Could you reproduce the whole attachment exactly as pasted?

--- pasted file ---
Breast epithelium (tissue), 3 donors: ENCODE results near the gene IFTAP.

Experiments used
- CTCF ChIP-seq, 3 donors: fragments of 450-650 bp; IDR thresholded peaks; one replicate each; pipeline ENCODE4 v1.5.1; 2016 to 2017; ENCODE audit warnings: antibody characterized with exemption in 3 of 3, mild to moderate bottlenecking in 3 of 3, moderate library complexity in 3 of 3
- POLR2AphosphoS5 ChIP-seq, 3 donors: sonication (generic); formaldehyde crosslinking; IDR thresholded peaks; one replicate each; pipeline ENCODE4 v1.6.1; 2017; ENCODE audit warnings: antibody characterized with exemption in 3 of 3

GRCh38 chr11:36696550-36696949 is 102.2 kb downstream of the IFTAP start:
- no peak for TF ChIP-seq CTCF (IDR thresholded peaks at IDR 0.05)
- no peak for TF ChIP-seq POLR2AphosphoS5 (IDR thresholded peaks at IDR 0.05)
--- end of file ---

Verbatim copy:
Breast epithelium (tissue), 3 donors: ENCODE results near the gene IFTAP.

Experiments used
- CTCF ChIP-seq, 3 donors: fragments of 450-650 bp; IDR thresholded peaks; one replicate each; pipeline ENCODE4 v1.5.1; 2016 to 2017; ENCODE audit warnings: antibody characterized with exemption in 3 of 3, mild to moderate bottlenecking in 3 of 3, moderate library complexity in 3 of 3
- POLR2AphosphoS5 ChIP-seq, 3 donors: sonication (generic); formaldehyde crosslinking; IDR thresholded peaks; one replicate each; pipeline ENCODE4 v1.6.1; 2017; ENCODE audit warnings: antibody characterized with exemption in 3 of 3

GRCh38 chr11:36696550-36696949 is 102.2 kb downstream of the IFTAP start:
- no peak for TF ChIP-seq CTCF (IDR thresholded peaks at IDR 0.05)
- no peak for TF ChIP-seq POLR2AphosphoS5 (IDR thresholded peaks at IDR 0.05)